Tuesday, December 21, 2010

Otter - Auto Reply App for Smartphones

I just got a comment on my post about texting and driving, and I thought it was definitely worth sharing.  Because I'm just now starting to text, I don't understand how addictive it can be for people - and that just not doing it isn't as easy as it might sound. 

From Erik:
I think we live in a culture where business people need to 'hit the ball over the net'. Teens consider it rude not to reply immediately to texts. Home schedules would grind to a halt without immediate communication. We are conditioned to pursue this level of efficiency but we are all supposed cease this behavior once we sit in our respective 5,000 pound pieces of steel and glass. Anyone can win an argument in a forum like this by saying "Just put the phone away" - but we can see it;s just not happening.

I just read that 72% of teens text daily - many text more 4000 times a month. New college students no longer have email addresses! They use texting and Facebook - even with their professors. This text and drive issue is in its infancy and I think we need to do more than legislate.

I decided to do something about it after my three year old daughter was nearly run down right in front of me by a texting driver. Instead of a shackle that locks down phones and alienates the user (especially teens) I built a tool called OTTER that is a simple GPS based texting auto reply app for smartphones. It also silences call ringtones while driving unless you have a bluetooth enabled. I think if we can empower the individual then change will come to our highways now and not just our laws.

Erik Wood, owner

Erik did not leave a link, so I looked up his app - Otter app - and I thought I'd share in case this sounds like something that would be helpful for you - either for yourself or to help protect your teen drivers.
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  1. That's all good and well, but what about the people that are merely passengers in someone else's car? Should they also be restricted from the use of their phone?

    I haven't figured out the point of texting myself. I have it blocked on my phone, after someone sent me a text to say happy Thanksgiving a few years ago - I didn't want to pay to have someone send me a message that I didn't want. I would much rather talk on the phone to a person than have to stretch out a conversation over several messages, which would seem to take longer to me.

    When I sold phones a few years ago, at a sales meeting one guy said that texting was great for those business meetings where you can't step away to take a call. I think it would be a lot more polite and respectful to the speaker to excuse yourself to make a call then it would be to be texting under the table.

  2. From what I can tell about this app, you have to activate it - so if you're the passenger, it wouldn't automatically restrict you from using your phone. Parents can set it up with a password on their kids' phones, and that would probably restrict all texting whether the kids are drivers or passengers. But seriously, if they're passengers, they could actually talk to the driver and the other passengers, right?

    I don't think anyone should have to pay for incoming texts. It's not like you can control what someone else sends you. Our cell phone provider agrees and has never charged for incoming messages. Since a lot of times I would rather use instant messenger than actually talk on the phone, I think I can understand texting a little bit - but I also don't feel a constant need to be in touch with people.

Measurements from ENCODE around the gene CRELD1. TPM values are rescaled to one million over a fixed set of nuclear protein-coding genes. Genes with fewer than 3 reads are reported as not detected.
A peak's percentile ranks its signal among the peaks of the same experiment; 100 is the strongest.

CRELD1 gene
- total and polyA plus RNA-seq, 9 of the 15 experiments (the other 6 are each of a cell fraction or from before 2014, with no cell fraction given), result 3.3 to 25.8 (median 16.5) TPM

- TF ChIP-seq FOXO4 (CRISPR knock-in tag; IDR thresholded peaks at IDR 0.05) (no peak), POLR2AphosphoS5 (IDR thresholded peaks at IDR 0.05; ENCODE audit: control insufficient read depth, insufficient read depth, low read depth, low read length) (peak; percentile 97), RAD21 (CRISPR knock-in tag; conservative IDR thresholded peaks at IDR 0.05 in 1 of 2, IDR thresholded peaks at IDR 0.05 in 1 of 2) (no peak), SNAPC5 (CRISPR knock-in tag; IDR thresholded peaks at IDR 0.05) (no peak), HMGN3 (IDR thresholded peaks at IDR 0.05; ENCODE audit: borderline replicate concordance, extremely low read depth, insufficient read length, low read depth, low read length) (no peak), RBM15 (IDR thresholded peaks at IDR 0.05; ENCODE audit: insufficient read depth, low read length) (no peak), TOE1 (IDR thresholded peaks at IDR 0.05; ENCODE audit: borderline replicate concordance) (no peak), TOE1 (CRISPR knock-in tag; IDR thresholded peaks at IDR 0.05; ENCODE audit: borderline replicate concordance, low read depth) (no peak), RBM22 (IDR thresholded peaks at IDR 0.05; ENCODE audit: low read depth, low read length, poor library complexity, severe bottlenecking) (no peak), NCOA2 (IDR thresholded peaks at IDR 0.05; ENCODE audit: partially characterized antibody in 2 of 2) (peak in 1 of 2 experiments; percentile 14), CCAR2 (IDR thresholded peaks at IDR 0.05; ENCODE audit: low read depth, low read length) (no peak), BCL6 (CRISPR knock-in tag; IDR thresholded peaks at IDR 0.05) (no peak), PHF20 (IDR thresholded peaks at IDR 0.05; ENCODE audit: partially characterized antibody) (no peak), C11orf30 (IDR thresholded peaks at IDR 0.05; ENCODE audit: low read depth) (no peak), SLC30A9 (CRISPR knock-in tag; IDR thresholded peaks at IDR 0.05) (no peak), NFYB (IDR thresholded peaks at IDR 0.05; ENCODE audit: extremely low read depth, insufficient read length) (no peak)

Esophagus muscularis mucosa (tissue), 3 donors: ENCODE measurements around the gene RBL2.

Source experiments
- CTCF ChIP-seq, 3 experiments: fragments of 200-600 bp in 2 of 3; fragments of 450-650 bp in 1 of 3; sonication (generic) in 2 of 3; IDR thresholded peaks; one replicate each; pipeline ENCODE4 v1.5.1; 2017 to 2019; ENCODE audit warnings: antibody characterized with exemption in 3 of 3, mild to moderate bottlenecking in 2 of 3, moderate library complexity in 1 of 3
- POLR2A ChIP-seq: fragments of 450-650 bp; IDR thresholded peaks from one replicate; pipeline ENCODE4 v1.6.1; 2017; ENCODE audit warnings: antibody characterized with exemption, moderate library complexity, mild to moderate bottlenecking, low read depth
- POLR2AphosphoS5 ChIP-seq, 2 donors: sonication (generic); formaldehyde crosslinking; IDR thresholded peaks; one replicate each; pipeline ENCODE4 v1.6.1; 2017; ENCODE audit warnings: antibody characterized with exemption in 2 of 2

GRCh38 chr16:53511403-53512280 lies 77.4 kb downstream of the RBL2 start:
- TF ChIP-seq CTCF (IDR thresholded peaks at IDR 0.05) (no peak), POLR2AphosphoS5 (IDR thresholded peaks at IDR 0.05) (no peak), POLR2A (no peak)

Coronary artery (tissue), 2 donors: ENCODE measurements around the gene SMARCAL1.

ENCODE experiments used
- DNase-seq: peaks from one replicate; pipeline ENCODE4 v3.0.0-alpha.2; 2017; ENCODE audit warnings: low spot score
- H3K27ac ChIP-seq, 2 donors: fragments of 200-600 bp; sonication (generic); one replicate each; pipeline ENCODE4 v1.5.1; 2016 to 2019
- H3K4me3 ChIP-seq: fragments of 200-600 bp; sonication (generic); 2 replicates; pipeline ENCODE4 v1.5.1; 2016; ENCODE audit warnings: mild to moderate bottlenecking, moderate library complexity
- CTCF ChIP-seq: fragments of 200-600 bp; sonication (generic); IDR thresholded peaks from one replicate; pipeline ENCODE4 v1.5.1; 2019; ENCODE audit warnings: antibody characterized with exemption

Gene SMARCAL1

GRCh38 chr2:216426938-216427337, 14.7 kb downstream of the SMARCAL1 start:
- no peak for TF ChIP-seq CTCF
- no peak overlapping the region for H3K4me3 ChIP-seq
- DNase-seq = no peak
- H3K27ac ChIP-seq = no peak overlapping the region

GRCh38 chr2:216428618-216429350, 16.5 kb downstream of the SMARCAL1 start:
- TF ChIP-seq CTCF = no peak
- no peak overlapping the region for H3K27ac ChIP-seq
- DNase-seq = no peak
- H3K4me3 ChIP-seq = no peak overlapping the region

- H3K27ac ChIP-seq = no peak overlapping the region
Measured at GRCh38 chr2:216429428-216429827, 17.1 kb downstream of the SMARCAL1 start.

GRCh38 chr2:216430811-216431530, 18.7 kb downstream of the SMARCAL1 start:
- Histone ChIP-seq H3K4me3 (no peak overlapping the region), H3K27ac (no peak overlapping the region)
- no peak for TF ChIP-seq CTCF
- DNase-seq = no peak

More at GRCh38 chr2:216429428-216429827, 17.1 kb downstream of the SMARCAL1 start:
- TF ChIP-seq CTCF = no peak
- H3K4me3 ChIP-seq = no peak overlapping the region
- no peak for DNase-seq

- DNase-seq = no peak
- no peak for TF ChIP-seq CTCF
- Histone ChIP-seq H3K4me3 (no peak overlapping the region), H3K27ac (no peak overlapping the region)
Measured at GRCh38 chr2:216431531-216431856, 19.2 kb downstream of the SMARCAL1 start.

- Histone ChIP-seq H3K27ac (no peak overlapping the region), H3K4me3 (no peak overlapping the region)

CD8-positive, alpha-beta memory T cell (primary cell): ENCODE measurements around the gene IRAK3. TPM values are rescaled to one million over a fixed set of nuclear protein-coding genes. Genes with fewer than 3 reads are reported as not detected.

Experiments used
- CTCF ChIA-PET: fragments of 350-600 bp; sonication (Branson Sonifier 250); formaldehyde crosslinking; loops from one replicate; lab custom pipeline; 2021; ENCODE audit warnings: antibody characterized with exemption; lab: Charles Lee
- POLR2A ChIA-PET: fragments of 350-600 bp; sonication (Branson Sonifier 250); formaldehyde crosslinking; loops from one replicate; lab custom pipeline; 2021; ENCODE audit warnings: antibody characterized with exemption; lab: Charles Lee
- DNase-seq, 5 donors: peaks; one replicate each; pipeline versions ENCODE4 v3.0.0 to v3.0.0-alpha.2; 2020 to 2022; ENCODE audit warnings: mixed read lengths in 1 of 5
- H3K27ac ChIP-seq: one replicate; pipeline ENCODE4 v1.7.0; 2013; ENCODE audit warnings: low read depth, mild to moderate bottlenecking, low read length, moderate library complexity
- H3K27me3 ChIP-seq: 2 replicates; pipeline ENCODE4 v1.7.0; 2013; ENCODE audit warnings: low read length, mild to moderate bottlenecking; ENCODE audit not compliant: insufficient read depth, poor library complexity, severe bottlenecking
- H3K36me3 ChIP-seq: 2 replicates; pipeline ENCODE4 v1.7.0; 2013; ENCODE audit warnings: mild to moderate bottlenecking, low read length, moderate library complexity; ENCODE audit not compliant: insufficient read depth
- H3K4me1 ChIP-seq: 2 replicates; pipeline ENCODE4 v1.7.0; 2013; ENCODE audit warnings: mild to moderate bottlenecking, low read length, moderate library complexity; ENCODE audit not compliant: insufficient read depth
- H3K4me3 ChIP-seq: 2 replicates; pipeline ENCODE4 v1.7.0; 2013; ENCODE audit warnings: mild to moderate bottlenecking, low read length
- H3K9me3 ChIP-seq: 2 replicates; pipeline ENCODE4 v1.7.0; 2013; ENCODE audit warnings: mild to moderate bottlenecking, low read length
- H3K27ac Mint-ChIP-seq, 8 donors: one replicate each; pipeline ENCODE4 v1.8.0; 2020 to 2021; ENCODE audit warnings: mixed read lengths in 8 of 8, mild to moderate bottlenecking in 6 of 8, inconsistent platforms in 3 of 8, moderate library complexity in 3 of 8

And, yeah, texting in a meeting seems rude. Maybe if it has to do with business or getting more info needed for the meeting, but otherwise, why can't it wait? I am not totally sold on the need even for the auto reply. How about leaving the messages alone and then dealing with them after the meeting? Or, if we're talking about driving, dealing with them when you get where you're going? But, for people who don't think these things can wait, then this might be a good tool.

  3. Thanks for the support in posting this. Several safety organizations like Kids and Cars and Impact Teen Drivers (just to name two) have also been very supportive of our product.

    Just to clear up our approach with regard to the comments, here are a couple of video links that explain OTTER's intent and functionality even better. (Is it OK to post a link on this site?)

    - http://www.youtube.com/watch?v=uKyo84I7NIk

    - http://www.youtube.com/watch?v=4Oan1O8M1uA

    Bringing a tool that changes the driver's habits constitutes real change. Imposing an ultimatum or using Big Brother type software may work once or twice but ultimately the end user is smart and will do what they want when they want. I am less concerned with winning a philosophical discussion than I am with increasing the chances that the driver next to me or my family on the way home tonight has decided not to engage in distracted driving.

    Please show your texting teen or loved one of any age the incidents we post every day involving teen texting drivers at http://BTHnow.org - We need this trend to change - now! Thanks again for looking...

    Erik Wood, owner
    OTTER app

  4. Erik, it is OK to post your links, provided they are relevant and useful. Too often people post spam links that don't have anything to do with the post they are commenting on, in an effort to get free links to their sites. Your links are very relevant and useful.

    That being said, part of the reason I wanted to mention this was that you did not leave a link and weren't looking to get a free link to your site but just offering some useful information.


I love your comments! Keep them coming.